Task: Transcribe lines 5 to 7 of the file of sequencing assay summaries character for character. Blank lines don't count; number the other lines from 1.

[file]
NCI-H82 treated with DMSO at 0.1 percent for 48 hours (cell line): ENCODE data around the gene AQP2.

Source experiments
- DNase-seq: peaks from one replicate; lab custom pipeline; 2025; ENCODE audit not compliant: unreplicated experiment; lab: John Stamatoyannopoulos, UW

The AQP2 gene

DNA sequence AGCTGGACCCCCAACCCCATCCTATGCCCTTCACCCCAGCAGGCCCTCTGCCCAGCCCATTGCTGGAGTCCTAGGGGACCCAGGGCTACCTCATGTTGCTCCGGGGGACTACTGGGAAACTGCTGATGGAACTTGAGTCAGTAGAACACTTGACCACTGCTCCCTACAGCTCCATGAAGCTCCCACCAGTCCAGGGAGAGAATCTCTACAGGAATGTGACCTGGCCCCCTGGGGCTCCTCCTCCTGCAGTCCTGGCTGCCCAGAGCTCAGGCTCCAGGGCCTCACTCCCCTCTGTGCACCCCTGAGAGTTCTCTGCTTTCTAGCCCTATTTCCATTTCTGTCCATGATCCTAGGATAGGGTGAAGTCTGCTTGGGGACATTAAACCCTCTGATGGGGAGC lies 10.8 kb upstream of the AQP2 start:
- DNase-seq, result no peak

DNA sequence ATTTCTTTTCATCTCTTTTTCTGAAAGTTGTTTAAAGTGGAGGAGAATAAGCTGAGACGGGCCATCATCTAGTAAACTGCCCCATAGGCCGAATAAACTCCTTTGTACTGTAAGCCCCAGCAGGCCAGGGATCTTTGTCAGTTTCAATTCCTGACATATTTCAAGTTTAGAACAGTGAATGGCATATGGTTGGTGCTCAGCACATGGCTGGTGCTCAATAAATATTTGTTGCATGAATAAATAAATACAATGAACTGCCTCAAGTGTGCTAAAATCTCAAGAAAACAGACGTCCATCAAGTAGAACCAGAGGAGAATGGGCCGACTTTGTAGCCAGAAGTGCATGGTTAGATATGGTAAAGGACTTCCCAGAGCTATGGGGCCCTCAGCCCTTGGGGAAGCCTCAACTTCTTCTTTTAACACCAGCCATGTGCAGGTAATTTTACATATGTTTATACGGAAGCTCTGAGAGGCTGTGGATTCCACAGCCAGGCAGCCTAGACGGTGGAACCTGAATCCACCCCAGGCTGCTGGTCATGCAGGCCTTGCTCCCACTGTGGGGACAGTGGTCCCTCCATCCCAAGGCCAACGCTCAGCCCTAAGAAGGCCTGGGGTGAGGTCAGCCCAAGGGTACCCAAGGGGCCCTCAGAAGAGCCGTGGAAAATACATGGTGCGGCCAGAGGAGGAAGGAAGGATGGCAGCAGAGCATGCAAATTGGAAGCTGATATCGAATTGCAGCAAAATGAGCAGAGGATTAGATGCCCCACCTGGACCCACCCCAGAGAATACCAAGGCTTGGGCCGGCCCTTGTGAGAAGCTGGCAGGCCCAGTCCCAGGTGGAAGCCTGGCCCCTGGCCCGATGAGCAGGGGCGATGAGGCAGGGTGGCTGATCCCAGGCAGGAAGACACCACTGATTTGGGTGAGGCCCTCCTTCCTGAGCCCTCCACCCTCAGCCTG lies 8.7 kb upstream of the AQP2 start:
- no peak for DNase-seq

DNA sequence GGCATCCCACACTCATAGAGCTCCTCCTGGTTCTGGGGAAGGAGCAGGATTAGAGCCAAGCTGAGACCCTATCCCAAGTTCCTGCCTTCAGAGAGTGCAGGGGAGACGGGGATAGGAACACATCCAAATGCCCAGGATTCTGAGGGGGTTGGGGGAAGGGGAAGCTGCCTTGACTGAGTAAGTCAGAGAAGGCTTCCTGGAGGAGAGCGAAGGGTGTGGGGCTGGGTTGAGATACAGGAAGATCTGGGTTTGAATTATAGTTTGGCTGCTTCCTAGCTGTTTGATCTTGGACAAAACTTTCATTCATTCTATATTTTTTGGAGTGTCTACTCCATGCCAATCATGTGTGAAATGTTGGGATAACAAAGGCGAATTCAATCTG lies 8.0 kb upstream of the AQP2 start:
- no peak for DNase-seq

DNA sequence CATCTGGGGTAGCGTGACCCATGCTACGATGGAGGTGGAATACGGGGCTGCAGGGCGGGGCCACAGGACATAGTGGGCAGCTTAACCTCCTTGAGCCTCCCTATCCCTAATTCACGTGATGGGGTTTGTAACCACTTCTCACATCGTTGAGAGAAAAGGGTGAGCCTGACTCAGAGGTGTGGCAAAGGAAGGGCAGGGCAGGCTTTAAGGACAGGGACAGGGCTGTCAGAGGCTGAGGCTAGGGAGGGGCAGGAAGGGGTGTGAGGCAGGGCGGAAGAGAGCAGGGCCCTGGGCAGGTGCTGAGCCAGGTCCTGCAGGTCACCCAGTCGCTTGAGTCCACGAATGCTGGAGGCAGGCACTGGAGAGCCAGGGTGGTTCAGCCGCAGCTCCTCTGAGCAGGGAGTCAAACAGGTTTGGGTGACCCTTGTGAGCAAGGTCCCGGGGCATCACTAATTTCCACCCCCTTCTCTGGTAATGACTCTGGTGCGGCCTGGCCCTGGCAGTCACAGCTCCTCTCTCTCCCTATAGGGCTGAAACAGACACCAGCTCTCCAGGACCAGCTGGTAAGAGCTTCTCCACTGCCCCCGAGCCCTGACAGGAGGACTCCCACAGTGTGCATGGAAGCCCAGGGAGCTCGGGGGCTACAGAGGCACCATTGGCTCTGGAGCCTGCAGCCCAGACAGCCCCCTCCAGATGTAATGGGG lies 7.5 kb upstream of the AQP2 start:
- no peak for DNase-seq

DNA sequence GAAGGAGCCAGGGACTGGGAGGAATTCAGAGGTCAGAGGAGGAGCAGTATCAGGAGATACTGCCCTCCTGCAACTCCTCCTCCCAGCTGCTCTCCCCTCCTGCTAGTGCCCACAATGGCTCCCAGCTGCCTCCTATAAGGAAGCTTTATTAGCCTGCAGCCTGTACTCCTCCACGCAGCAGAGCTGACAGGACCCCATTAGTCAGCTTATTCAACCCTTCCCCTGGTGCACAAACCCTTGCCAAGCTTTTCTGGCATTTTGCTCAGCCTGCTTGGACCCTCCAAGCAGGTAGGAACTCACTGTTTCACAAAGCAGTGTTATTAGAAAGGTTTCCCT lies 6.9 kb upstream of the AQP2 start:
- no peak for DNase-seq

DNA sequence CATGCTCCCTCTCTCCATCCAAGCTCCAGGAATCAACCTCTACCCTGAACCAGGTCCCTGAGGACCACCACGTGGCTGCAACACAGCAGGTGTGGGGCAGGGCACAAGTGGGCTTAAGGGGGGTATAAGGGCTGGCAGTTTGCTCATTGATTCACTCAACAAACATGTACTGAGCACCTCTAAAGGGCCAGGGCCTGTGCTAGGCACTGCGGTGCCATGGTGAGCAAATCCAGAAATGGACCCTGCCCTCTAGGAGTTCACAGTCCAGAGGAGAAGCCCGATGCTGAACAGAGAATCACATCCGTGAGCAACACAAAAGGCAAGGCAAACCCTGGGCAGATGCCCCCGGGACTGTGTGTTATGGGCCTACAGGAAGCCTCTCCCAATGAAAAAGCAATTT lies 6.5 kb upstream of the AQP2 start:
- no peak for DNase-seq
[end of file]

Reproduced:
DNA sequence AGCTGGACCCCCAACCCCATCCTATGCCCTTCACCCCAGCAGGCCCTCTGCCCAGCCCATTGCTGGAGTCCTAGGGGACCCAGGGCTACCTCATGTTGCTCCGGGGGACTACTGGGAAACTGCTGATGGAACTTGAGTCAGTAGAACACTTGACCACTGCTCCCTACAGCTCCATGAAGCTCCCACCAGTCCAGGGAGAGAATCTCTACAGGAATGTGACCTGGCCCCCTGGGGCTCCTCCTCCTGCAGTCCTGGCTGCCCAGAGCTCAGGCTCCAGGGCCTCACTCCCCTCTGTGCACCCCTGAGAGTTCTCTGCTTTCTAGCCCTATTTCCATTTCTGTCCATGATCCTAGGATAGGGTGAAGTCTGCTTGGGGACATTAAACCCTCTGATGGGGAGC lies 10.8 kb upstream of the AQP2 start:
- DNase-seq, result no peak

DNA sequence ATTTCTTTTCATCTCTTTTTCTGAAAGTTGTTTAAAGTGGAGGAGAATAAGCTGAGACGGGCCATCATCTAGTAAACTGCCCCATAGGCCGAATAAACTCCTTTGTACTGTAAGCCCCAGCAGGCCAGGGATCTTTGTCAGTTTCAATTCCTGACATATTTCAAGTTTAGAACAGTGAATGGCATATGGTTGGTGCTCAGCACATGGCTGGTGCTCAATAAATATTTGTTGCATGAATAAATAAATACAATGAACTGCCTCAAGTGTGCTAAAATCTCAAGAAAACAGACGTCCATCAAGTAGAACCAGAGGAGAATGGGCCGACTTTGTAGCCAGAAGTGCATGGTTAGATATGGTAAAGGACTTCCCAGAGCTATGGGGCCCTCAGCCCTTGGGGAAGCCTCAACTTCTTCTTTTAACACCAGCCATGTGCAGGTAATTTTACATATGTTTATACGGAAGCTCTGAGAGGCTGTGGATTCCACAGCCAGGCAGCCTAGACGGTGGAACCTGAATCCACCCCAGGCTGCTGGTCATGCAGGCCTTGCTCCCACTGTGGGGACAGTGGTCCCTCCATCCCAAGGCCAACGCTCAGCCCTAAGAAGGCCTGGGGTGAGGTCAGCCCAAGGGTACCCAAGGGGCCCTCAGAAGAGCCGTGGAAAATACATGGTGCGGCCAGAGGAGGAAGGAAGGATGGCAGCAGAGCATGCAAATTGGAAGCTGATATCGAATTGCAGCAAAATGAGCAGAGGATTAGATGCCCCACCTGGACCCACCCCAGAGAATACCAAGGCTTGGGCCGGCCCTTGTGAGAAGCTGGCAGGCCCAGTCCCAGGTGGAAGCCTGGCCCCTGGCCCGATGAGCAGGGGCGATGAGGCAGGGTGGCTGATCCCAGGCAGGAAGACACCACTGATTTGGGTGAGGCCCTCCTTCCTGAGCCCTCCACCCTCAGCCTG lies 8.7 kb upstream of the AQP2 start: